More companies have started purchasing raw materials from local suppliers in recent years. The #GoLocal movement has actually been deemed a way of life for many Americans. This practice used to be limited to certain industries, but it has started spreading to other sectors in recent years.
The pandemic has actually helped spur the #GoLocal trend. One survey found that 56% of global consumers were forced to start shopping local during the pandemic and nearly 80% wanted to continue in the near future.
The emphasis hasn’t just been about buying from super localized suppliers either. Many people buy union-made products. They are committed to purchasing products that were made in the United States to spur local job creation and help the country be less dependent on foreign suppliers.
Local suppliers have become a lot more popular as the #GoLocal movement has continued to spread around the country. This has helped strengthen local businesses and the rest of the community.
What kind of suppliers are small businesses working with? Has your company started leveraging local suppliers and discovered the great benefits they provide?
The Role of Local Suppliers Throughout History
The role of local suppliers has changed drastically over time. Local preferences have helped influence buying habits and influenced consumer behaviors accordingly. As more consumers express an interest in supporting local businesses, more local suppliers have gained clout.
In the past, local suppliers had tremendous influence over distribution channels. A shift towards globalization and corporatism took power away from them in the mid-1900s. However, they started gaining acceptance again as the GoLocal movement started to gain traction.
In recent years, buying from local or domestic suppliers has become more popular. One survey found that 63% of Americans want U.S. agencies to buy from domestic companies.
From boom to bust
Demand for local suppliers has grown and contracted over the years. There was a time when everybody purchased from them, but then supply chains became more consolidated. Large supermarkets made centralized purchasing a possibility for people all over the country. New developments in the field of logistics also helped suppliers transport their cargo over very long distances. Suppliers were no longer limited by geography, especially as roads were modernized and new cargo vehicles were built. Giant supermarkets and superstores spread throughout the world and many small producers and local businesses barely managed to survive. Many small businesses perished when they couldn’t compete.
There are clearly a number of benefits of global supply chains and corporate production. Products can be made accessible everywhere and prices can be kept relatively low.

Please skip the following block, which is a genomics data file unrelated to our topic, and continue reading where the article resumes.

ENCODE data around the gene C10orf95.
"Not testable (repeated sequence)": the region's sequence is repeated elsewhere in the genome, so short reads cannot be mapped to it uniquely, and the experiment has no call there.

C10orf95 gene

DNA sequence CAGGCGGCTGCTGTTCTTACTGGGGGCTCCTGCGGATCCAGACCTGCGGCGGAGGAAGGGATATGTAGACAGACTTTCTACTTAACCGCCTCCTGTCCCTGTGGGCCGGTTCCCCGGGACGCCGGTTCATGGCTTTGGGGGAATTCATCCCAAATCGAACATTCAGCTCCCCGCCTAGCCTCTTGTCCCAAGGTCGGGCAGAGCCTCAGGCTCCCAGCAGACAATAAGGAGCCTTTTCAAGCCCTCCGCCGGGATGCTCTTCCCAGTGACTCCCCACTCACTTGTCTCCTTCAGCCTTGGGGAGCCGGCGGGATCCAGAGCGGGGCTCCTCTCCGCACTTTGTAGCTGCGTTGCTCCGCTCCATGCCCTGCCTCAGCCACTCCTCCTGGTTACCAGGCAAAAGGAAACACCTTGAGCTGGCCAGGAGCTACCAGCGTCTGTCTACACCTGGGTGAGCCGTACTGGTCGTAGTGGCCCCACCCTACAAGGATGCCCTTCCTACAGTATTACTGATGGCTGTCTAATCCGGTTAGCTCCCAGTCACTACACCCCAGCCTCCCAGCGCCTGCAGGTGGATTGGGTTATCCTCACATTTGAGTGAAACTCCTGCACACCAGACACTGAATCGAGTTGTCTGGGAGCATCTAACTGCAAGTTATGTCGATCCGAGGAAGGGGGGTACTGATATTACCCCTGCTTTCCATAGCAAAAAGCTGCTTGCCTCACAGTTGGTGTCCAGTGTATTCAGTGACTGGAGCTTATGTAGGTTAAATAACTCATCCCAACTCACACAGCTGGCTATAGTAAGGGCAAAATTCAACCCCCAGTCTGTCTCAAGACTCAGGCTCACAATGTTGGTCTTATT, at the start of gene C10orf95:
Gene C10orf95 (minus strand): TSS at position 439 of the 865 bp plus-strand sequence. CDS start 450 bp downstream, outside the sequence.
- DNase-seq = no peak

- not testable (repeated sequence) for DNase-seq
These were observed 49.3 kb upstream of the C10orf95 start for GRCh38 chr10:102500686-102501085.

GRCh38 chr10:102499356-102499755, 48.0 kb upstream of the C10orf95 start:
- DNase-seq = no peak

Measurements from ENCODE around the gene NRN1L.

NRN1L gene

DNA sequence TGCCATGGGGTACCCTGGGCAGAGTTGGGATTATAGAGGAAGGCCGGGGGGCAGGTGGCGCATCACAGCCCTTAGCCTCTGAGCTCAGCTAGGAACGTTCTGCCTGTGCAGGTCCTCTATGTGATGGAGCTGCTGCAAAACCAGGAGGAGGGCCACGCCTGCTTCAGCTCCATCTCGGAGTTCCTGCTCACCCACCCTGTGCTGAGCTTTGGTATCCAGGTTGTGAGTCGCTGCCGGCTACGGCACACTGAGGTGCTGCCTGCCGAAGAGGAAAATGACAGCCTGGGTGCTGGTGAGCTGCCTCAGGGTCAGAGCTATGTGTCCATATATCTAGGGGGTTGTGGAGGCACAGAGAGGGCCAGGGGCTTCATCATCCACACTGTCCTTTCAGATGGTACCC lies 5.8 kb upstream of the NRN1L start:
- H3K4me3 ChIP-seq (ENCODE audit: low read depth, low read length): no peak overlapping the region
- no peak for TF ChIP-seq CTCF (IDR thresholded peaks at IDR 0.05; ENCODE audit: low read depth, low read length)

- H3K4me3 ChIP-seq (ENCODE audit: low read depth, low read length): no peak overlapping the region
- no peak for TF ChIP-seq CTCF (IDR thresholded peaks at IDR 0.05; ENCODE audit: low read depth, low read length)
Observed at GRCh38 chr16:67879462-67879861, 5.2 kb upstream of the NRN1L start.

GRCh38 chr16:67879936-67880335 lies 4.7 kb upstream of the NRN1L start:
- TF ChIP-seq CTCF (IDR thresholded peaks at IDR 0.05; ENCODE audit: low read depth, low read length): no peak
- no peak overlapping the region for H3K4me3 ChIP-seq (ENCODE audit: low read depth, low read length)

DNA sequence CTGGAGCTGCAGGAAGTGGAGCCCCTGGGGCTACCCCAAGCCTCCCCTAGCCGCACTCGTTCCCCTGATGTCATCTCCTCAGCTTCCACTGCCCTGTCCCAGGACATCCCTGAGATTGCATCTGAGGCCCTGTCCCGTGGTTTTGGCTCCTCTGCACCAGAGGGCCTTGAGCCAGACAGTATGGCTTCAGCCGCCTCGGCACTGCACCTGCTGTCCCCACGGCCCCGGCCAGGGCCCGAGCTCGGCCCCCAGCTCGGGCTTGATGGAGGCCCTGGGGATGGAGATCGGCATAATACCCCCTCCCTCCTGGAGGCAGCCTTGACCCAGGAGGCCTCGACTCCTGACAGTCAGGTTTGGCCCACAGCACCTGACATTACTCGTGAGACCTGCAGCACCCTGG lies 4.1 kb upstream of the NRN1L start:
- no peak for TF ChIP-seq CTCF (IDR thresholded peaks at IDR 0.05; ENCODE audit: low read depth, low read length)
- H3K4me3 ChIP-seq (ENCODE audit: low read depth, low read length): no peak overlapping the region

However, over the years, many businesses and consumers discovered that there were a number of problems with local supply chains as well. One of the biggest issues was the availability of fresh food.
Many people raised concerns about the lack of healthy food, which began to create new demand for local food. Local suppliers were far less likely to use chemicals in the production and preservation of their food. Local producers were also less concerned about making obscene profits, so they were able to generate high quality, organic food. Additionally, local food tended to be fresher, because it didn’t have to be transported nearly as far.
As a result, the GoLocal movement started in the food services sector. Between 2015 and 2017, demand for food at farmer’s markets and other local channels grew from $8.7 billion to $11.8 billion. This was a boon for the industry as a whole. Even though local suppliers had a small share in the market, they started to have a positive impact on the business practices of other suppliers. Larger companies had to adapt to compete.
This has started to have a positive impact on other industries. Companies in other sectors witnessed the strong demand for local food and decided that the new focus on local businesses could benefit them as well.
They started marketing their products to local consumers and emphasized the benefits that they offered. They talked about how they hired local employees, which helped reach customers that cared about the local economies. They also emphasized the fact that their products were of higher quality, were not mass-produced and didn’t have dangerous chemicals like many of the products larger suppliers sold.
Local Suppliers Have Become Far More Popular in Recent Years
The demand for local suppliers has fluctuated over the years. However, it is clear that there is a growing demand for local businesses, due to the many benefits that they offer.